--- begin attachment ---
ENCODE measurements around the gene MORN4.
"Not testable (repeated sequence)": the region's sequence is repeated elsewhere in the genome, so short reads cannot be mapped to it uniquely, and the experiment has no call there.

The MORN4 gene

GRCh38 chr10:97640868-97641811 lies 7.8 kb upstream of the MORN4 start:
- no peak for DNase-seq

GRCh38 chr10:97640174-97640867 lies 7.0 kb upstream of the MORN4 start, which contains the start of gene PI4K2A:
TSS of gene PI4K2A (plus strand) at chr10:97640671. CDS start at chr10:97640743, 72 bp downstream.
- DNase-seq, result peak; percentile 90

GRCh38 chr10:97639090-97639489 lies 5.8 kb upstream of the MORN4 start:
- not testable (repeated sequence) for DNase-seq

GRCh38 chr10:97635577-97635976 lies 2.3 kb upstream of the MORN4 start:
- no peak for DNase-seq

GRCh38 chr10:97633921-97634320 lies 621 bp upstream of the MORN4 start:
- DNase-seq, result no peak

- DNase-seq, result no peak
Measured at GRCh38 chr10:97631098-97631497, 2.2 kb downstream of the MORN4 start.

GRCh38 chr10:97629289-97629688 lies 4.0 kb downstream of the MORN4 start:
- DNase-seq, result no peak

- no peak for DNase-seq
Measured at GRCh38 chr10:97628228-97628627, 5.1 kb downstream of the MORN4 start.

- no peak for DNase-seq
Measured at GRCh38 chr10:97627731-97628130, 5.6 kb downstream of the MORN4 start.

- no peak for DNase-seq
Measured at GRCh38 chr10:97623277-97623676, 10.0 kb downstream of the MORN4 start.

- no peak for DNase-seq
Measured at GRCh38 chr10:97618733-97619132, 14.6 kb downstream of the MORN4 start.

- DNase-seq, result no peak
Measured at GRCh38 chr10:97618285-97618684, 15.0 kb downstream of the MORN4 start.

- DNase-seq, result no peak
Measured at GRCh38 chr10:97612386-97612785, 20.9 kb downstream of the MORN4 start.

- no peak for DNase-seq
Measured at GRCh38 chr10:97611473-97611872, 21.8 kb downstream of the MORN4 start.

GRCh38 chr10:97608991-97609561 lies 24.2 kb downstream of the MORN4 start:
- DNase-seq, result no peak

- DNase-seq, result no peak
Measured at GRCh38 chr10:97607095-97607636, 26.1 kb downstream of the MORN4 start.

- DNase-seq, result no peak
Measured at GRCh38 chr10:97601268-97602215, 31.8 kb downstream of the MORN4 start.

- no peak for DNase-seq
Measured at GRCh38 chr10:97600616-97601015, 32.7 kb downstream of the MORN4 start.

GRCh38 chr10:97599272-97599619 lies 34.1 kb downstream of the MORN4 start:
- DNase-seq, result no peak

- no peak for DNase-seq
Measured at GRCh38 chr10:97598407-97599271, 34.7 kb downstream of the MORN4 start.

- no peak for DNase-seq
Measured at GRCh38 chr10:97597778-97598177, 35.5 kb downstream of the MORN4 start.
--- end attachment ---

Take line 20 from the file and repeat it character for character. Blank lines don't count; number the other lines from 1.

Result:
Measured at GRCh38 chr10:97628228-97628627, 5.1 kb downstream of the MORN4 start.